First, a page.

How to Calculate the Title 26 Miscellaneous Offshore Penalty

How to Calculate a Title 26 Miscellaneous Offshore Penalty: In this article, we explain How to Calculate a Title 26 Miscellaneous Offshore Penalty. For U.S. Residents who qualify as non-willful and meet the threshold requirements for filing under the IRS Streamlined Domestic Offshore Procedures, the program carries a 5% penalty.  The 5% penalty is in lieu of the other FBAR penalties, which can be pretty tough — even when a person is non-willful. Calculating the Title 26 offshore penalty is more difficult than it appears. This is primarily due to the exceptions, exclusions and limitations involved in calculating the penalty. For example, the RRSP is excluded, as is certain foreign real estate — but other retirement plans may or may not be excluded. We have developed a sample calculation to help you better understand how to calculate the Title 26 Miscellaneous Offshore Penalty.

We explain How to Calculate the Title 26 Miscellaneous Offshore Penalty:

Form 14654 Penalty ExampleHow to CalculatePractice Pointer
Step 1: Evaluate your Accounts & AssetsThere are many different accounts and assets that may be included in the computation. Two of the most common are assets and accounts involving FATCA  (Foreign Account Tax Compliance Act) and FBAR (Report of Foreign Bank and Financial Account Form) *Some assets and accounts may be excluded from the penalty-base.Be sure your foreign assets and accounts are not excluded from the penalty base
Step 2: Compile 12/31 Year-End BalancesCompile the 12/31 balances on your Foreign Accounts, Insurance Policies and other 8938/FBAR qualified accounts for each year within the compliance period.The use of the December 31st helps avoid double-counting
Step 3: Select an annual exchange rateDetermine the proper exchange rate for each year. There are various exchange rates you can use, such as the IRS exchange rates and Department of Treasury exchange rates.Practice Pointer: Stay consistent with the source of exchange rates you used.
Step 4: Aggregate the 12/31 balancesTotal the 12/31 balances on your previously unreported Foreign Accounts, Insurance Policies and other 8938/FBAR qualified accounts (Value of Real Estate is not included for the Streamlined Program).Be sure to only include accounts and assets that comprise the penalty base.
Step 5: Select the highest 12/31 aggregate balancePick the one-year that has the highest 12/31 balance (not highest max year balance, which is the standard for Traditional Voluntary Disclosure).The 5% Penalty is not on every year -- just the highest year.
Step 6: Multiply the aggregate balance by 5%Example: Michael's highest year 12/31 aggregate balance in the six (6) year compliance period is 2017. In 2017 his 12/31 balances totaled $2,600,000. His penalty would be $130,000.Multiple by .05 -- not .50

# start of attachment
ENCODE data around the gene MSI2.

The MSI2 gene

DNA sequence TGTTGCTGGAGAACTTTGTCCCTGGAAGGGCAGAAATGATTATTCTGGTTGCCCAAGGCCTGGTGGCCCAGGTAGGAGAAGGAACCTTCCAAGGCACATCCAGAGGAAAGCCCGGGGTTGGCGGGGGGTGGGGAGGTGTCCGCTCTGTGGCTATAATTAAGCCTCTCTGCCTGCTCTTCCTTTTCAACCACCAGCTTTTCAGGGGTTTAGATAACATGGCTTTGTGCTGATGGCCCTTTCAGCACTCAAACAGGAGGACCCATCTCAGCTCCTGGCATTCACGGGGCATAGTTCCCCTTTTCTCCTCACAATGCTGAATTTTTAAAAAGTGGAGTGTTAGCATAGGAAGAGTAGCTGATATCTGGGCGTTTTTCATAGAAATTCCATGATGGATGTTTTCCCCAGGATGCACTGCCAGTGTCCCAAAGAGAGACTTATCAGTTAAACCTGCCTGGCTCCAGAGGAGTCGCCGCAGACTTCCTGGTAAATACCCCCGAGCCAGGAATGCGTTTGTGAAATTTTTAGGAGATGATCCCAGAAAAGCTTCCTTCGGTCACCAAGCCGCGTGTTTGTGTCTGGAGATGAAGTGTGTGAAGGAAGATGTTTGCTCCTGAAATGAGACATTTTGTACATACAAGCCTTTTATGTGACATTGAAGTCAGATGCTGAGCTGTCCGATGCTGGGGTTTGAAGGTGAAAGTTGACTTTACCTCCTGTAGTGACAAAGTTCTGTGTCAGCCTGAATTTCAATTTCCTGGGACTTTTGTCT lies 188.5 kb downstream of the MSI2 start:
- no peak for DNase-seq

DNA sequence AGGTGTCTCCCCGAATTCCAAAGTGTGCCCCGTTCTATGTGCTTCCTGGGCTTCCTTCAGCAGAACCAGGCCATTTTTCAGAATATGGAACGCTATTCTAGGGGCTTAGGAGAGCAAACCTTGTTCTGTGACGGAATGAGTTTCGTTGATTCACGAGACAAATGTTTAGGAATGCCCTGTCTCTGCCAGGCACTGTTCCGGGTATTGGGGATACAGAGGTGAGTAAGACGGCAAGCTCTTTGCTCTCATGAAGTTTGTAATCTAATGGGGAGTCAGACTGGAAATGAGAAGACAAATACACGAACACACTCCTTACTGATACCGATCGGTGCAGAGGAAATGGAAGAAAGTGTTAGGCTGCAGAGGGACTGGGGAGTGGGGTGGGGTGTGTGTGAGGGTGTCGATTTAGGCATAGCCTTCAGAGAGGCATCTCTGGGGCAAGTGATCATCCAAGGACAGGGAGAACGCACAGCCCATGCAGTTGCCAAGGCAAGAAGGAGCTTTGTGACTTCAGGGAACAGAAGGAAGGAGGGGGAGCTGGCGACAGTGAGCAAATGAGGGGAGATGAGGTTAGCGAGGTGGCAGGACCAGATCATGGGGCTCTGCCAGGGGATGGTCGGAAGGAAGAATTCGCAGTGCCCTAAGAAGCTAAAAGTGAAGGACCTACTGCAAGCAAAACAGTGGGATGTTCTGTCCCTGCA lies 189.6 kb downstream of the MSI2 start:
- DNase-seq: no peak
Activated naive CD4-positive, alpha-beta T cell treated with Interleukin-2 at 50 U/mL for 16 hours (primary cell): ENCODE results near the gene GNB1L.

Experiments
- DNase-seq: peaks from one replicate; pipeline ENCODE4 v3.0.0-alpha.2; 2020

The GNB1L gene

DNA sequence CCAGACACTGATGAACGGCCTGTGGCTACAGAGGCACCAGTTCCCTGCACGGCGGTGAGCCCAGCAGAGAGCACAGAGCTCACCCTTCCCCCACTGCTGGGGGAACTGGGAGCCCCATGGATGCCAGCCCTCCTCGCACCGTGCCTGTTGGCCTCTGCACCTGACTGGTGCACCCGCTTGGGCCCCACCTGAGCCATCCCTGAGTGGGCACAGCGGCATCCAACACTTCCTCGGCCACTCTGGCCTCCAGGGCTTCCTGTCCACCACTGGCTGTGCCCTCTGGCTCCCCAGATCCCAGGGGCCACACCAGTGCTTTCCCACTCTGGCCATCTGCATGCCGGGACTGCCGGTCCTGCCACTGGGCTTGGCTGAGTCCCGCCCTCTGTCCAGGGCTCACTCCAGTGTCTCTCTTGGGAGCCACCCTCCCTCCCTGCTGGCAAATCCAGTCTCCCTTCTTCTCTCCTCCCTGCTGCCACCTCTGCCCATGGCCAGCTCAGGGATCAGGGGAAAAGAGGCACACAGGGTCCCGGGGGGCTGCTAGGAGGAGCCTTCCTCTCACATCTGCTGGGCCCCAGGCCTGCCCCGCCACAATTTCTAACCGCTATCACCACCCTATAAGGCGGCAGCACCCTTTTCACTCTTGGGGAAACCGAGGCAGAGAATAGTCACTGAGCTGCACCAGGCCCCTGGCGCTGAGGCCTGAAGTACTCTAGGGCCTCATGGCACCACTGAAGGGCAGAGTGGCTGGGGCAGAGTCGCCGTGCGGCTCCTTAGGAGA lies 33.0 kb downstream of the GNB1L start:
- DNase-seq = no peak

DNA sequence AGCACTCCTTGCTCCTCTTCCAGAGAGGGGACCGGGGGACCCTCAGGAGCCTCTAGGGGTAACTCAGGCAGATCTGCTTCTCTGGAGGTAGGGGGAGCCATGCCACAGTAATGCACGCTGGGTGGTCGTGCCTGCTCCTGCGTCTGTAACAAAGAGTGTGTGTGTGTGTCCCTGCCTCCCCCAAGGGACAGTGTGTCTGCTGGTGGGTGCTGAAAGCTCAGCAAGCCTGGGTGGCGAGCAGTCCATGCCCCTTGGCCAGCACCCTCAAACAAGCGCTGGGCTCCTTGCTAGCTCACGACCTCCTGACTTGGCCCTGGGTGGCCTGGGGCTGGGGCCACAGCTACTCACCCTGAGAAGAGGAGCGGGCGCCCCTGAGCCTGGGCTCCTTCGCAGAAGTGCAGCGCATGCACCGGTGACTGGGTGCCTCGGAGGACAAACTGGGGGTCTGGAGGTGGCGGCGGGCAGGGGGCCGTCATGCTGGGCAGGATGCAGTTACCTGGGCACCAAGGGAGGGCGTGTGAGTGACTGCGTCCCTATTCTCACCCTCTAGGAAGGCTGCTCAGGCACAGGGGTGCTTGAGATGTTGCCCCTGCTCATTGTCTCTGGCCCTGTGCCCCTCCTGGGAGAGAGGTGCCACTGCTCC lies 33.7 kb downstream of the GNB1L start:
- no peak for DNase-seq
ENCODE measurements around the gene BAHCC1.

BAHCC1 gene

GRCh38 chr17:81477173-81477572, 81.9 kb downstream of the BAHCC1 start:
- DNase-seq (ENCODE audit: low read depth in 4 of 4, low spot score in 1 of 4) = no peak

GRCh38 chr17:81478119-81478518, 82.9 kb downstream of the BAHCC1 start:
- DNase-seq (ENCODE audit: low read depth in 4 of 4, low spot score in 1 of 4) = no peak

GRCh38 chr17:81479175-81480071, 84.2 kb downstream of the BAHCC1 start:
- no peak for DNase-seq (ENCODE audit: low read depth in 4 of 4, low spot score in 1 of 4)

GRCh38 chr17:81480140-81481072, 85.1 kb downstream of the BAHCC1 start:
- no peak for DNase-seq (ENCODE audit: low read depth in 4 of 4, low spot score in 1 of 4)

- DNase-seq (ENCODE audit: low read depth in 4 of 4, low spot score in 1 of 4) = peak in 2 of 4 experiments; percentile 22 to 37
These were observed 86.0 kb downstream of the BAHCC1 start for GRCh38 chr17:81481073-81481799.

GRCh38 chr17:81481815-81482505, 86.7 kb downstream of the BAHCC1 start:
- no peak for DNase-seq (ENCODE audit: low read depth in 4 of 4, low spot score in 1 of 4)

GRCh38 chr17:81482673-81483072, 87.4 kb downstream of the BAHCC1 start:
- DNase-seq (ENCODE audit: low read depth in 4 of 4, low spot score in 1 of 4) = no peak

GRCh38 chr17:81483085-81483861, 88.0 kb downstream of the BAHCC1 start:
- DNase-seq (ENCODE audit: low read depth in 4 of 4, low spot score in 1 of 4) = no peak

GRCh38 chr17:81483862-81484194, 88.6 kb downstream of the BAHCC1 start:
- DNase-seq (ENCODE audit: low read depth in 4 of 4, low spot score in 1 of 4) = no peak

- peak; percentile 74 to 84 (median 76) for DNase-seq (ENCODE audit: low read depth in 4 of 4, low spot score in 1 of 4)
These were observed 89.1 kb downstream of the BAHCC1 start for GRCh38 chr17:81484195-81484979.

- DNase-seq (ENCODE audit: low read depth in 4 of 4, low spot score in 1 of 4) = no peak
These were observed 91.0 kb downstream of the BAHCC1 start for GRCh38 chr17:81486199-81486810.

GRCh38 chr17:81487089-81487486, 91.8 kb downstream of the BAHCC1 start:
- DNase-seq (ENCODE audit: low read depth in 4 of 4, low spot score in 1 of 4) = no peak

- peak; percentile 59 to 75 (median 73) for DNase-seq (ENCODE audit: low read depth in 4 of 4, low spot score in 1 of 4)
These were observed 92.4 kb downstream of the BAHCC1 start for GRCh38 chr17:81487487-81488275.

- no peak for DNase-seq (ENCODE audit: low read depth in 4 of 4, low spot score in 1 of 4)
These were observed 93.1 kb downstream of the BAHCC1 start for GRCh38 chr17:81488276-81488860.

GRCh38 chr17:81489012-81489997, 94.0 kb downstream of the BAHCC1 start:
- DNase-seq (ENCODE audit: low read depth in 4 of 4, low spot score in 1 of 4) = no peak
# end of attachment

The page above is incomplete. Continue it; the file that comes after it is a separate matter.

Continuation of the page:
We Specialize in Streamlined & Offshore Voluntary Disclosure

Our firm specializes exclusively in international tax, and specifically IRS offshore disclosure

We are the “go-to” firm for other Attorneys, CPAs, Enrolled Agents, Accountants, and Financial Professionals across the globe. Our attorneys have worked with thousands of clients on offshore disclosure matters, including FATCA & FBAR.

Each case is led by a Board-Certified Tax Law Specialist with 20-years experience, and the entire matter (tax and legal) is handled by our team, in-house.

*Please beware of copycat tax and law firms misleading the public about their credentials and experience.

Less than 1% of Tax Attorneys Nationwide Are Certified Specialists

Our lead attorney is one of less than 350 Attorneys (out of more than 200,000 practicing California Attorneys) to earn the Certified Tax Law Specialist credential. The credential is awarded to less than 1% of Attorneys.

Recent Case Highlights

  • We represented a client in an 8-figure disclosure that spanned 7 countries.
  • We represented a high-net-worth client to facilitate a complex expatriation with offshore disclosure.
  • We represented an overseas family with bringing multiple businesses & personal investments into U.S. tax and offshore compliance.
  • We took over a case from a small firm that unsuccessfully submitted multiple clients to IRS Offshore Disclosure.
  • We successfully completed several recent disclosures for clients with assets ranging from $50,000 – $7,000,000+.

How to Hire Experienced Offshore Counsel?

Generally, experienced attorneys in this field will have the following credentials/experience:

  • 20-years experience as a practicing attorney
  • Extensive litigation, high-stakes audit and trial experience
  • Board Certified Tax Law Specialist credential
  • Master’s of Tax Law (LL.M.)
  • Dually Licensed as an EA (Enrolled Agent) or CPA

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